Weight gain after quitting smoking is an important barrier to treatment for many smokers.
This study will test a drug called naltrexone with weight-concerned smokers to investigate
whether or not this drug both improves smoking cessation quit rates and minimizes post quit
This is a 6-month randomized, double-blind, placebo controlled trial of 25 mg naltrexone for
smoking cessation in a sample of 270 male and female weight-concerned smokers. Participants
also receive transdermal nicotine replacement therapy during the first 8 weeks of the study,
which they begin on their quit date. Naltrexone study medication will be started a week
before their quit date and continued through the six-month period. Brief behavioral
counseling and research assessments are provided for two sessions prior to the quit date and
then weekly for two weeks, bi-weekly for a month and every four weeks thereafter. A
follow-up appointment is completed at 12 months after participants' quit date.
The primary outcomes are six-month point prevalence abstinence and post-cessation weight
gain for those who are continuously abstinent (not even a puff).
Secondary outcomes include an examination of alcohol consumption, evaluation of urges, other
measures of smoking cessation success, point prevalence abstinence at 12 months, and food
preferences. A number of tertiary measures will be obtained for examining predictors of
smoking cessation, weight gain, and naltrexone response.
- 1. Concern about gaining weight after quitting. This will be assessed using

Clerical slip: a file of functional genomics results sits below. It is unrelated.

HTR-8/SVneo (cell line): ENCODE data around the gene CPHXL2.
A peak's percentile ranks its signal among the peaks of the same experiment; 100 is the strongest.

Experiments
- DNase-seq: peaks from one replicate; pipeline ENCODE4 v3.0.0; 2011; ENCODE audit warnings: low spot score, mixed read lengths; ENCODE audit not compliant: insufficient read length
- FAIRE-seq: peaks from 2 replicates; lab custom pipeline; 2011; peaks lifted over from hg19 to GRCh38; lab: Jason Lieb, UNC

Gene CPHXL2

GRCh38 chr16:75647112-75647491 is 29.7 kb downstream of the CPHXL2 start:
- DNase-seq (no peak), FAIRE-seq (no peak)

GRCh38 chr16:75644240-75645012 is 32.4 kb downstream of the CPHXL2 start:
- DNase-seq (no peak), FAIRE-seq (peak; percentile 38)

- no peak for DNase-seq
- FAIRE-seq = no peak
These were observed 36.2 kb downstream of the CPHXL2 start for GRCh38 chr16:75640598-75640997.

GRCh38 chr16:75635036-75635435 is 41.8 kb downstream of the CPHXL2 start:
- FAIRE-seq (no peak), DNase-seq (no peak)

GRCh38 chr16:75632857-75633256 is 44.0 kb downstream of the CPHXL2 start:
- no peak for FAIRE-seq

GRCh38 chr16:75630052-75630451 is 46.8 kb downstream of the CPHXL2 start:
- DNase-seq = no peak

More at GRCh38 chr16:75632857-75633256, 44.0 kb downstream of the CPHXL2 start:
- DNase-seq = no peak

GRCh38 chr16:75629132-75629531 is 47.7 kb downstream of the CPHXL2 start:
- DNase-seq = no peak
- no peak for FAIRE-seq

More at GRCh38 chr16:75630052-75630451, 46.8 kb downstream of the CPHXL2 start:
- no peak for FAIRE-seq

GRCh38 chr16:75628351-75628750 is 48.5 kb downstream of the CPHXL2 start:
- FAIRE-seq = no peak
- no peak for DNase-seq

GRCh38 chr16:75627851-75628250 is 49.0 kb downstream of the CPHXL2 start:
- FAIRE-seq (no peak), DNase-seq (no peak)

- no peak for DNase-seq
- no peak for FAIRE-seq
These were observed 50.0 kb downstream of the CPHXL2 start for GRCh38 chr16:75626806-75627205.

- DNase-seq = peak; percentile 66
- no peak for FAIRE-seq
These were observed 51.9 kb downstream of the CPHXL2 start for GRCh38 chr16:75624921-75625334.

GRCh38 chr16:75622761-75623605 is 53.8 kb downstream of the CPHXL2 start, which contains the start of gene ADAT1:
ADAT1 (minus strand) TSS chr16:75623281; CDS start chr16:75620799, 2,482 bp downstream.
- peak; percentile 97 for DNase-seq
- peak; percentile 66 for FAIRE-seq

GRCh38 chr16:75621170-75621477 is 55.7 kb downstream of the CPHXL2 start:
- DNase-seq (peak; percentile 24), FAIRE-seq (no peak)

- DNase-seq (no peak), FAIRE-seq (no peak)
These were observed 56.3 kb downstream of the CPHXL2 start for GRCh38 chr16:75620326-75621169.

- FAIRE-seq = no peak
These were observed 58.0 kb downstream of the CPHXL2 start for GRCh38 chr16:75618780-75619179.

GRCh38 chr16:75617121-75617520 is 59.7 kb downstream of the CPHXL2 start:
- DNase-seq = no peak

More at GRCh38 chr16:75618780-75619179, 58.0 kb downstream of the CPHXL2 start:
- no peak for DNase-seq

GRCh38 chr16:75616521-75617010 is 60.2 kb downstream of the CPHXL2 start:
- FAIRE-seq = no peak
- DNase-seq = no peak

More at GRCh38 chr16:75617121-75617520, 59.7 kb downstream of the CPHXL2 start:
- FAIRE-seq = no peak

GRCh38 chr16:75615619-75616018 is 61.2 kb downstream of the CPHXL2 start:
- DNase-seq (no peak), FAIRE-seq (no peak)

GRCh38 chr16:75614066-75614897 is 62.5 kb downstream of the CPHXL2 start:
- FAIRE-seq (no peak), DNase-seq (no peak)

questionnaires that will provide a rating system to determine qualified participants.
- 2. Age 18 and older.
- 3. Willingness and ability to give written consent.
- 4. Smoking greater than 10 cigarettes per day for at least 1 year.
- 5. At least one prior attempt to stop smoking.
- 6. Baseline expired carbon-monoxide level of at least 10 ppm.
- 7. Weigh at least 100 lbs.
- 8. English speaking.
- 9. One person per household.
- 1. Pregnant or nursing women or women attempting to conceive.
- 2. Unstable cardiac disease.
- 3. History of dermatoses.
- 4. Current alcohol or drug dependence other than nicotine dependence.
- 5. Serious current neurologic, psychiatric or medical illness, including those with a
significant risk of committing suicide based on history or investigator's judgment.
- 6. Chronic pain conditions necessitating opioid treatment (naltrexone, an opioid
antagonist, will make these medications ineffective).
- 7. History of cirrhosis or significant hepatocellular injury as evidenced by SGOT or
SGPT >3 x normal or elevated bilirubin.
- 8. Current use of smokeless tobacco, pipes, cigars, nicotine gum, patch, nasal spray,
inhaler, or lozenges.
- 9. Patients requiring concomitant therapy with any psychotropic drug or on any drug
with a psychotropic component except those who are on a stable dose of an Selective
Serotonin Reuptake Inhibitor for at least two months for the indications of Major
Depressive Disorder, Premenstrual Syndrome (PMS) or Premenstrual Dysphoric Disorder
- 10. Subjects with a positive opiate urine drug screen will be excluded to avoid
precipitating opiate withdrawal.
- 11. Current use of opiates.
- 12. Currently on a medically prescribed diet.